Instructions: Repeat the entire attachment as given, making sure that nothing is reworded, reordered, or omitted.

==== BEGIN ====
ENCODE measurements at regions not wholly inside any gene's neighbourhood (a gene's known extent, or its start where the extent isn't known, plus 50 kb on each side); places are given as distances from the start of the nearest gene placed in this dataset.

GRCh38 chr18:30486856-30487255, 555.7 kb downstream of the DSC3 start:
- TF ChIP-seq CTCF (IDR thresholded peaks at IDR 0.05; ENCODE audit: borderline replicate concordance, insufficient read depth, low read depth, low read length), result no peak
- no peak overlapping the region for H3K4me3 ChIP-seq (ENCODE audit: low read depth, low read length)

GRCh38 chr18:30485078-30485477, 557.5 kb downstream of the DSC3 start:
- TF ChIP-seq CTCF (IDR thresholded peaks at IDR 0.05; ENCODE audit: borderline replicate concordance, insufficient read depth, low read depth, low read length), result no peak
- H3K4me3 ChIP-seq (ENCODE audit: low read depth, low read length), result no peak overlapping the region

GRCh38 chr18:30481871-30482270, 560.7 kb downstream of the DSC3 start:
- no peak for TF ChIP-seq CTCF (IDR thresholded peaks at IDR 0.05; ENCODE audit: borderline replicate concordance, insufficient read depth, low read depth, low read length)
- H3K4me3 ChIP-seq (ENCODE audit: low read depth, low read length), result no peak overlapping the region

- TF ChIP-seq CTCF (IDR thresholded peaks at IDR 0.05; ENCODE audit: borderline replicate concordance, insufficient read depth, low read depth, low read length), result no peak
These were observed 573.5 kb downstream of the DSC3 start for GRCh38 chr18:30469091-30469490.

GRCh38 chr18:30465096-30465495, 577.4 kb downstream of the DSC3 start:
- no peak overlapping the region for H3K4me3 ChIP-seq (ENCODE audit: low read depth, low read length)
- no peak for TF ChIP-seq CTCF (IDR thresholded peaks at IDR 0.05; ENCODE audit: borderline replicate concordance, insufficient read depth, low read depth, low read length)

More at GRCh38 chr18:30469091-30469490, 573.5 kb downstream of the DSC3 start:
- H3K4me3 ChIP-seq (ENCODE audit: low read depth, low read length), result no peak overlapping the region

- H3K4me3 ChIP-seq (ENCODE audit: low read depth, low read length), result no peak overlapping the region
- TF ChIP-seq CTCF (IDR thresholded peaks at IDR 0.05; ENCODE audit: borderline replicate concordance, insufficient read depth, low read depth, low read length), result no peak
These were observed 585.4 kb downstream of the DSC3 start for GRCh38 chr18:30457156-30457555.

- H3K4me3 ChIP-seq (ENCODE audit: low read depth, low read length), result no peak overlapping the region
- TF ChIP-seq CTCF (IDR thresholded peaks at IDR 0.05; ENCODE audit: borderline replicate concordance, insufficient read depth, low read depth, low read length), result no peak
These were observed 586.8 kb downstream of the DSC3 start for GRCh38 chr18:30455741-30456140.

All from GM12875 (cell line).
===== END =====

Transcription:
ENCODE measurements at regions not wholly inside any gene's neighbourhood (a gene's known extent, or its start where the extent isn't known, plus 50 kb on each side); places are given as distances from the start of the nearest gene placed in this dataset.

GRCh38 chr18:30486856-30487255, 555.7 kb downstream of the DSC3 start:
- TF ChIP-seq CTCF (IDR thresholded peaks at IDR 0.05; ENCODE audit: borderline replicate concordance, insufficient read depth, low read depth, low read length), result no peak
- no peak overlapping the region for H3K4me3 ChIP-seq (ENCODE audit: low read depth, low read length)

GRCh38 chr18:30485078-30485477, 557.5 kb downstream of the DSC3 start:
- TF ChIP-seq CTCF (IDR thresholded peaks at IDR 0.05; ENCODE audit: borderline replicate concordance, insufficient read depth, low read depth, low read length), result no peak
- H3K4me3 ChIP-seq (ENCODE audit: low read depth, low read length), result no peak overlapping the region

GRCh38 chr18:30481871-30482270, 560.7 kb downstream of the DSC3 start:
- no peak for TF ChIP-seq CTCF (IDR thresholded peaks at IDR 0.05; ENCODE audit: borderline replicate concordance, insufficient read depth, low read depth, low read length)
- H3K4me3 ChIP-seq (ENCODE audit: low read depth, low read length), result no peak overlapping the region

- TF ChIP-seq CTCF (IDR thresholded peaks at IDR 0.05; ENCODE audit: borderline replicate concordance, insufficient read depth, low read depth, low read length), result no peak
These were observed 573.5 kb downstream of the DSC3 start for GRCh38 chr18:30469091-30469490.

GRCh38 chr18:30465096-30465495, 577.4 kb downstream of the DSC3 start:
- no peak overlapping the region for H3K4me3 ChIP-seq (ENCODE audit: low read depth, low read length)
- no peak for TF ChIP-seq CTCF (IDR thresholded peaks at IDR 0.05; ENCODE audit: borderline replicate concordance, insufficient read depth, low read depth, low read length)

More at GRCh38 chr18:30469091-30469490, 573.5 kb downstream of the DSC3 start:
- H3K4me3 ChIP-seq (ENCODE audit: low read depth, low read length), result no peak overlapping the region

- H3K4me3 ChIP-seq (ENCODE audit: low read depth, low read length), result no peak overlapping the region
- TF ChIP-seq CTCF (IDR thresholded peaks at IDR 0.05; ENCODE audit: borderline replicate concordance, insufficient read depth, low read depth, low read length), result no peak
These were observed 585.4 kb downstream of the DSC3 start for GRCh38 chr18:30457156-30457555.

- H3K4me3 ChIP-seq (ENCODE audit: low read depth, low read length), result no peak overlapping the region
- TF ChIP-seq CTCF (IDR thresholded peaks at IDR 0.05; ENCODE audit: borderline replicate concordance, insufficient read depth, low read depth, low read length), result no peak
These were observed 586.8 kb downstream of the DSC3 start for GRCh38 chr18:30455741-30456140.

All from GM12875 (cell line).